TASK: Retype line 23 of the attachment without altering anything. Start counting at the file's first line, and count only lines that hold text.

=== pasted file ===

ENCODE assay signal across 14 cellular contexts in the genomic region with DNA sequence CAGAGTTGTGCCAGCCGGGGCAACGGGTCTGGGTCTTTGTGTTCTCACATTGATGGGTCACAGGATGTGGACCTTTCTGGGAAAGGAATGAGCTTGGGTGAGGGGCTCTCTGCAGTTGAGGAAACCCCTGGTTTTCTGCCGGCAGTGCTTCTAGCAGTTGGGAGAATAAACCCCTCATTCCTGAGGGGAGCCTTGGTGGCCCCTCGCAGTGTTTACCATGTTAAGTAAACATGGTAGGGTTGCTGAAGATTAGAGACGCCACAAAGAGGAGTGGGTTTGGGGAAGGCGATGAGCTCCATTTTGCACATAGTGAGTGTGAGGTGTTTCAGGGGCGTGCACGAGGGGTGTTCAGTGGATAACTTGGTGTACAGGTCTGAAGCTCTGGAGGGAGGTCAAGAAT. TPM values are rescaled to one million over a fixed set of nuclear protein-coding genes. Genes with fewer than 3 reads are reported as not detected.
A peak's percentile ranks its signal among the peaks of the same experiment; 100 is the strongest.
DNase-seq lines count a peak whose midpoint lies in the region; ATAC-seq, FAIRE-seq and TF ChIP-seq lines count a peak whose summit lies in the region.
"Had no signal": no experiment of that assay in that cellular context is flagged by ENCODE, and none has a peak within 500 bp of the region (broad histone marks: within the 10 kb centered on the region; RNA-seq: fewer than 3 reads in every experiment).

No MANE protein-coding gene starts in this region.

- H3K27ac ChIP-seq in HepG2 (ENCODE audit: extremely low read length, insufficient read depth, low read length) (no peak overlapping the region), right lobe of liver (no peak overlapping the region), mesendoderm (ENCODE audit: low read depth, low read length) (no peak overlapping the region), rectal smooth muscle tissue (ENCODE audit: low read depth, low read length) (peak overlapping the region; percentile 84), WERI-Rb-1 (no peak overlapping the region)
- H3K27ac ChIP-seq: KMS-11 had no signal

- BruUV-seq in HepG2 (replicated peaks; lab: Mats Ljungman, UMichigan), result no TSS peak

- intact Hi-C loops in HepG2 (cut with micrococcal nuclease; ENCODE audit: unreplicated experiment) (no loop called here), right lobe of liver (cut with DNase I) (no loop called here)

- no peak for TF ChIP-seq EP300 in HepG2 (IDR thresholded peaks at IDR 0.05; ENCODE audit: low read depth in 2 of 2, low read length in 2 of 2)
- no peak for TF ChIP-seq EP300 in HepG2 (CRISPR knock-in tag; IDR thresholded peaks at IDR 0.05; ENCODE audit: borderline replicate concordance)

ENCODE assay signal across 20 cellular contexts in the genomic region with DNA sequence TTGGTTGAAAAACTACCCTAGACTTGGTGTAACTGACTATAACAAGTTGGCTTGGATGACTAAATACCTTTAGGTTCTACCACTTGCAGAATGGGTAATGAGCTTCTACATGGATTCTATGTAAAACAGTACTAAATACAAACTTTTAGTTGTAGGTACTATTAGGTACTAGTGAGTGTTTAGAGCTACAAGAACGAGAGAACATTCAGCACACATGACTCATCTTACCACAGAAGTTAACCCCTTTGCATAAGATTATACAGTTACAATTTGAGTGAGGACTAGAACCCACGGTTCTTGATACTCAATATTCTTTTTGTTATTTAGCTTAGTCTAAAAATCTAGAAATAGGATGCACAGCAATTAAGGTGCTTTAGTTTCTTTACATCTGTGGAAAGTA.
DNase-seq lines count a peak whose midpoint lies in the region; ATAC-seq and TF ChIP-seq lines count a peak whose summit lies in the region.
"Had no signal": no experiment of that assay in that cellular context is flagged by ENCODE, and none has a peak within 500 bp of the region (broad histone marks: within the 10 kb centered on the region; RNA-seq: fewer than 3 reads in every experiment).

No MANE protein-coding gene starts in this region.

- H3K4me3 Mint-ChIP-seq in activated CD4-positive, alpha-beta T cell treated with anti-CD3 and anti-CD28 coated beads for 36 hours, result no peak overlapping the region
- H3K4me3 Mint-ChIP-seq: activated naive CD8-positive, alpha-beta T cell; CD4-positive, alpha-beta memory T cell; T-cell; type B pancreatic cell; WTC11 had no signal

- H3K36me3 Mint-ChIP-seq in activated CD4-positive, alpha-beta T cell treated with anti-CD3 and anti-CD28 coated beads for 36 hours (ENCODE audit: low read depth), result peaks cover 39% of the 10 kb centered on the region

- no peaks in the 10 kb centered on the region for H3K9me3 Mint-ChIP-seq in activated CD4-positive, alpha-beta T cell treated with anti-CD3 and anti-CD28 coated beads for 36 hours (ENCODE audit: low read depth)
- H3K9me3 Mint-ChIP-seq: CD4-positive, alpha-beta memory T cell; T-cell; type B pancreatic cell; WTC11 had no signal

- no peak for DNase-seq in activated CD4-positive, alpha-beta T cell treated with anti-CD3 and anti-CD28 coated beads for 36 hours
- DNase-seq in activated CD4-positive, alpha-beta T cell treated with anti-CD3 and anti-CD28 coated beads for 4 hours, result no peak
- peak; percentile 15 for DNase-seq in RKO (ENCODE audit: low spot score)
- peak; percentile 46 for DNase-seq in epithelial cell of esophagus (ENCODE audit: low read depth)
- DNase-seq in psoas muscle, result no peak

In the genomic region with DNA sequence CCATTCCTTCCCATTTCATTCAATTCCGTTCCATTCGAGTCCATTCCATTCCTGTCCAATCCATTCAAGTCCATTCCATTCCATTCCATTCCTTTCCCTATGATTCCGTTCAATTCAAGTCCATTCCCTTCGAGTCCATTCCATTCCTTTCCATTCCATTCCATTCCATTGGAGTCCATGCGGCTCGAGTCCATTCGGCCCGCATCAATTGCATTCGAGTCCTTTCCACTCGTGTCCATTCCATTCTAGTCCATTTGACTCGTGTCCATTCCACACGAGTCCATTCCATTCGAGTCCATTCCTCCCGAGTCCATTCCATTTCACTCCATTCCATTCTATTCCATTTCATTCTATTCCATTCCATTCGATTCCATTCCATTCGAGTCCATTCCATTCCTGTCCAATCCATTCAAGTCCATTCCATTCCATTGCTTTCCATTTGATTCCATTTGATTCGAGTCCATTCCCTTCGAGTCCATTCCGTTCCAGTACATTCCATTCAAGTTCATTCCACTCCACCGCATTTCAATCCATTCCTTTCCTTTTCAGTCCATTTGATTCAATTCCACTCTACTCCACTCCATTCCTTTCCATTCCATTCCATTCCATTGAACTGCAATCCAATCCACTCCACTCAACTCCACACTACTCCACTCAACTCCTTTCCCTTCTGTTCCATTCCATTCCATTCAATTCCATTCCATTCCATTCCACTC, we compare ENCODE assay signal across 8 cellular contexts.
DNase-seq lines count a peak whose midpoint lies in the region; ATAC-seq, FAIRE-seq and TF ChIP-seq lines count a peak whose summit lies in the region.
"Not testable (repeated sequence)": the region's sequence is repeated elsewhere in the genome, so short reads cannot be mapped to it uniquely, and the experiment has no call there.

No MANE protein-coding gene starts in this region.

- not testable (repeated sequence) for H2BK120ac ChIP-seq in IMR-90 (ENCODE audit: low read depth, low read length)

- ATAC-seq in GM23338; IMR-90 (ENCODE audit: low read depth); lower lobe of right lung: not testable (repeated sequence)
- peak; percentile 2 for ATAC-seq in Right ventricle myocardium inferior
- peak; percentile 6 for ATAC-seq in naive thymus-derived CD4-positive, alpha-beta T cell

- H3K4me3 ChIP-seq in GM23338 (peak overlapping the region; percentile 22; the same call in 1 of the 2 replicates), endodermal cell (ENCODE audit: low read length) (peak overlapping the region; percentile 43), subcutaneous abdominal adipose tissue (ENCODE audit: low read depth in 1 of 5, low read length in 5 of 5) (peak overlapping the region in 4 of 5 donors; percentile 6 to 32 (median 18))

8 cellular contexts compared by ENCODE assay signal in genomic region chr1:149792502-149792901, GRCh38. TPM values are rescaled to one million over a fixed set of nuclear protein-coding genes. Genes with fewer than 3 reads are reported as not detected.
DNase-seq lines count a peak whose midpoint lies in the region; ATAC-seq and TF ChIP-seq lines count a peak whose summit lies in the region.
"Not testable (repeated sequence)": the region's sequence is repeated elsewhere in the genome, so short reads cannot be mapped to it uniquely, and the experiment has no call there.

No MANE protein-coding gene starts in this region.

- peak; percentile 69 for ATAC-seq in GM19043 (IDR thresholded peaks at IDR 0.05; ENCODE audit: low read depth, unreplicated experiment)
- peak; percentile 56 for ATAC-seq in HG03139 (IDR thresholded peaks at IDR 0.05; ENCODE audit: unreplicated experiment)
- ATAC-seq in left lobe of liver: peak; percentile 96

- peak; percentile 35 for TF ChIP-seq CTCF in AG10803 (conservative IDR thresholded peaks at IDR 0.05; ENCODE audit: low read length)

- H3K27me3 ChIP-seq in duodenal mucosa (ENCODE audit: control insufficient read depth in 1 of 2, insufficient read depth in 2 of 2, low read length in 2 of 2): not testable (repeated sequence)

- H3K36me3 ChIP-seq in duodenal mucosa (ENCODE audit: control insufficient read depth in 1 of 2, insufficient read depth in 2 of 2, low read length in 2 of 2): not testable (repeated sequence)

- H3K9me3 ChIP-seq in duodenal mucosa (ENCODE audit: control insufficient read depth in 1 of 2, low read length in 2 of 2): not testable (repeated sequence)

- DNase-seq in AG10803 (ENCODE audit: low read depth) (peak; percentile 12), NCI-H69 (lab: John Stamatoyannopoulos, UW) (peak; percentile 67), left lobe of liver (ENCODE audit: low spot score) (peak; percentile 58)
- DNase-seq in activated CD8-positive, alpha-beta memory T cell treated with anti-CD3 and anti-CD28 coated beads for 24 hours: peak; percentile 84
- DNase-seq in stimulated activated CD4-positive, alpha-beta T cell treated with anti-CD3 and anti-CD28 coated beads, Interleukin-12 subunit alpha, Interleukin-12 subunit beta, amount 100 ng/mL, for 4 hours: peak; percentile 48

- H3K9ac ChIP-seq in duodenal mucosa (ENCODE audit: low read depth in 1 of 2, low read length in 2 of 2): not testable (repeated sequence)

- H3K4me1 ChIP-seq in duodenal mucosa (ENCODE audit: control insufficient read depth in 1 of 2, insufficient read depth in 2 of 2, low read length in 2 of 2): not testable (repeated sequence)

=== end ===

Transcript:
- peak; percentile 15 for DNase-seq in RKO (ENCODE audit: low spot score)